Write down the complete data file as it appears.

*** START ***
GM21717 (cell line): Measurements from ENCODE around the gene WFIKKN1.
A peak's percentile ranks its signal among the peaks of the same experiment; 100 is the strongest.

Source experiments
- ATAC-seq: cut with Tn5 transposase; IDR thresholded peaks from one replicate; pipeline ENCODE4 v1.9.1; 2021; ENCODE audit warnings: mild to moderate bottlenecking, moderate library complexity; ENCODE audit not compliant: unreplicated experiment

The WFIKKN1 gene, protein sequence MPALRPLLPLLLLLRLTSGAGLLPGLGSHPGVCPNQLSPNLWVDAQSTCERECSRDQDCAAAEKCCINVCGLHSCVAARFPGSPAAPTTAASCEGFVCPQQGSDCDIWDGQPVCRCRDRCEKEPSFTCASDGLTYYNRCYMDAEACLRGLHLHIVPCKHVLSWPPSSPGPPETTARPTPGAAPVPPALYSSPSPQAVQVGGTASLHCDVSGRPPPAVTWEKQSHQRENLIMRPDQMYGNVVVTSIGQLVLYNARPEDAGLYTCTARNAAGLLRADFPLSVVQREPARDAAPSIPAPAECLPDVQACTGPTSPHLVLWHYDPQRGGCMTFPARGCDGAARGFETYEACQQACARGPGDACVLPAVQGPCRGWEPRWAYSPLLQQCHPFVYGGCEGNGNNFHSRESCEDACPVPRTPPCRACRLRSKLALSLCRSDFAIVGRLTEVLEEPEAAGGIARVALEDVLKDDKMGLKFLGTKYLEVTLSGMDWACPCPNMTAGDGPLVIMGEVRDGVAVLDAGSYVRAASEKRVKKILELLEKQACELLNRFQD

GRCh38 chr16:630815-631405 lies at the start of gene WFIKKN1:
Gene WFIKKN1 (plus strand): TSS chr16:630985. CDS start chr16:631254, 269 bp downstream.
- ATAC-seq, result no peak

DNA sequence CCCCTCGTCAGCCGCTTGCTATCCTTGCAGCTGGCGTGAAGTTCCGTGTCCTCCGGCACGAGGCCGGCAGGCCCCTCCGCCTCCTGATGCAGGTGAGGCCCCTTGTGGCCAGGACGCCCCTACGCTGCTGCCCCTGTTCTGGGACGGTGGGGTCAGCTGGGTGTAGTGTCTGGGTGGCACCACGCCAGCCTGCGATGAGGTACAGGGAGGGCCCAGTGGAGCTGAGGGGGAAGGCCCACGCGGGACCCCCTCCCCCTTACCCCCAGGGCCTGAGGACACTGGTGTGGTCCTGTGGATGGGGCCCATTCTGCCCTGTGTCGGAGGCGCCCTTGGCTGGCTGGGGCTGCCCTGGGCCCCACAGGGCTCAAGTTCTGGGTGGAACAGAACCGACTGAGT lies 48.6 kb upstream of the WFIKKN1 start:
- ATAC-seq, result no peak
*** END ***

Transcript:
GM21717 (cell line): Measurements from ENCODE around the gene WFIKKN1.
A peak's percentile ranks its signal among the peaks of the same experiment; 100 is the strongest.

Source experiments
- ATAC-seq: cut with Tn5 transposase; IDR thresholded peaks from one replicate; pipeline ENCODE4 v1.9.1; 2021; ENCODE audit warnings: mild to moderate bottlenecking, moderate library complexity; ENCODE audit not compliant: unreplicated experiment

The WFIKKN1 gene, protein sequence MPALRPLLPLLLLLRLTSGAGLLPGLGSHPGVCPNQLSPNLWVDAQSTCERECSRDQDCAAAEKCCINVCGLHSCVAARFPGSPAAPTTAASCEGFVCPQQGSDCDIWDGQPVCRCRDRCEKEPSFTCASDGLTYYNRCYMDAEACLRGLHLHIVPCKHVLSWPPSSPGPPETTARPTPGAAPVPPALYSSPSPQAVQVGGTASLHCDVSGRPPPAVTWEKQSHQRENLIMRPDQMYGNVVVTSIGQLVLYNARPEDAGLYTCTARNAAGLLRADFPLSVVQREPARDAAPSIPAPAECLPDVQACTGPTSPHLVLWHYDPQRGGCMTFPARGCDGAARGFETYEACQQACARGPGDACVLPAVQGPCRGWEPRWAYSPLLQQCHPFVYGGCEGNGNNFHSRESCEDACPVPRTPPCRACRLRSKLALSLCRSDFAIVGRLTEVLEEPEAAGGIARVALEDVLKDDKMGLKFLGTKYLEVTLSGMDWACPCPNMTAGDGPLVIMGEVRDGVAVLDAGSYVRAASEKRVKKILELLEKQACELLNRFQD

GRCh38 chr16:630815-631405 lies at the start of gene WFIKKN1:
Gene WFIKKN1 (plus strand): TSS chr16:630985. CDS start chr16:631254, 269 bp downstream.
- ATAC-seq, result no peak

DNA sequence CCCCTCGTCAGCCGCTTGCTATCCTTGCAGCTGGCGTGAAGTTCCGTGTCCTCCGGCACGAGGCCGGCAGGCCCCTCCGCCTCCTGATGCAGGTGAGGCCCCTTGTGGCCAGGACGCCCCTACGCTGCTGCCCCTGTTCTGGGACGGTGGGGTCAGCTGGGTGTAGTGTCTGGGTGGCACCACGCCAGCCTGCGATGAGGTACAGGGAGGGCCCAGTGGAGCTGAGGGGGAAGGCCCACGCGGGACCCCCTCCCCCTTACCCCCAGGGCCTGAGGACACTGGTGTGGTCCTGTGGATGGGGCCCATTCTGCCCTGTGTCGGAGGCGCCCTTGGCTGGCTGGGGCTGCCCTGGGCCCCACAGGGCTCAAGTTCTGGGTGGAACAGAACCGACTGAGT lies 48.6 kb upstream of the WFIKKN1 start:
- ATAC-seq, result no peak